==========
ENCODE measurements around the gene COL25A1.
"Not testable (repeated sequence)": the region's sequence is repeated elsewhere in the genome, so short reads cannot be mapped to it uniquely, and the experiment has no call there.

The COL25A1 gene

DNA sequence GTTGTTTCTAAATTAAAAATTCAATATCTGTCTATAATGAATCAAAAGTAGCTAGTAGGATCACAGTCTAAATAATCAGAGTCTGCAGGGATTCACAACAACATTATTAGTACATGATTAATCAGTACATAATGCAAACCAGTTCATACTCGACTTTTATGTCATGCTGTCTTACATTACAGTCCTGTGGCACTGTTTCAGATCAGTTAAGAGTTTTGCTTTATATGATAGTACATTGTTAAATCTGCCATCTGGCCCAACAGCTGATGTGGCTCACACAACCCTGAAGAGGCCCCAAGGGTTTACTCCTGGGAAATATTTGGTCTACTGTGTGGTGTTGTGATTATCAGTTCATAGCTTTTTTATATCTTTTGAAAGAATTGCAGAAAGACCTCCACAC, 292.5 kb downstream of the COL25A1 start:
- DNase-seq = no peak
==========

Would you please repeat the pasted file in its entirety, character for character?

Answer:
ENCODE measurements around the gene COL25A1.
"Not testable (repeated sequence)": the region's sequence is repeated elsewhere in the genome, so short reads cannot be mapped to it uniquely, and the experiment has no call there.

The COL25A1 gene

DNA sequence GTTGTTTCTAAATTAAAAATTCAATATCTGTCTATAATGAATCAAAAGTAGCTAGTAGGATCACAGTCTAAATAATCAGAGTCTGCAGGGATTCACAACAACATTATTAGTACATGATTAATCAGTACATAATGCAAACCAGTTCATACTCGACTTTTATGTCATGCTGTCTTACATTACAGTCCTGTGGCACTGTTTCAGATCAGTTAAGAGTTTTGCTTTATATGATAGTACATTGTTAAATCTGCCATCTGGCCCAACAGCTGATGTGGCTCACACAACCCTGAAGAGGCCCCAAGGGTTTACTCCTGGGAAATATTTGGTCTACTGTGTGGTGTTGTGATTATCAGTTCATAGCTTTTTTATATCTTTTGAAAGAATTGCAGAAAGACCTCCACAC, 292.5 kb downstream of the COL25A1 start:
- DNase-seq = no peak